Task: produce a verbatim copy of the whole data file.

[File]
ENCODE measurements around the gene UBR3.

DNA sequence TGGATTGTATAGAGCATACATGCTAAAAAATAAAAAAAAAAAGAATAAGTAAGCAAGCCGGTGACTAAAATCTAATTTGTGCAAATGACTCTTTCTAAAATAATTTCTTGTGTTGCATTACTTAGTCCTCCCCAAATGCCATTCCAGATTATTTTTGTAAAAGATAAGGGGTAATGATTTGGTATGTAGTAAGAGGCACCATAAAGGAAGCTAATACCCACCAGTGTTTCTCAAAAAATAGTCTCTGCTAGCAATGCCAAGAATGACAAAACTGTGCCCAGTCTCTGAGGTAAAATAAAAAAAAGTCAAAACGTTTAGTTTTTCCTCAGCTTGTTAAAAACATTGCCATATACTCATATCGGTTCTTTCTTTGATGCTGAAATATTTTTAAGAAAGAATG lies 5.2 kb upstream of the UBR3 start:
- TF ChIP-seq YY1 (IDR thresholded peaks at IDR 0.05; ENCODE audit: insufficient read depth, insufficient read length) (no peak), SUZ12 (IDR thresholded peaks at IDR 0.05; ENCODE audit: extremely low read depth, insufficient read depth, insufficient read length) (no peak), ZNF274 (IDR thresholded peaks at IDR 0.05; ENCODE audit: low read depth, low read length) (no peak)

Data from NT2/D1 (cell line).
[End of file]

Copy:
ENCODE measurements around the gene UBR3.

DNA sequence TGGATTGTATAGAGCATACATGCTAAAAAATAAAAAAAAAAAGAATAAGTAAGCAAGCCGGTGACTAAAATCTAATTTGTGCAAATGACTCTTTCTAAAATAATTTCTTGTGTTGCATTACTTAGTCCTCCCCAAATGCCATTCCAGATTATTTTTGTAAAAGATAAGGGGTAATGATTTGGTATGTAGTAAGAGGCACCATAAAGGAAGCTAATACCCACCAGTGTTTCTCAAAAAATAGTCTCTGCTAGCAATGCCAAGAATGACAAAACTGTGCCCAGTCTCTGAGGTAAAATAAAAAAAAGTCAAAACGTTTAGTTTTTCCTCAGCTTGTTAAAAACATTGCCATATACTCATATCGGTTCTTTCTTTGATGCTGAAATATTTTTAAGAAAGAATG lies 5.2 kb upstream of the UBR3 start:
- TF ChIP-seq YY1 (IDR thresholded peaks at IDR 0.05; ENCODE audit: insufficient read depth, insufficient read length) (no peak), SUZ12 (IDR thresholded peaks at IDR 0.05; ENCODE audit: extremely low read depth, insufficient read depth, insufficient read length) (no peak), ZNF274 (IDR thresholded peaks at IDR 0.05; ENCODE audit: low read depth, low read length) (no peak)

Data from NT2/D1 (cell line).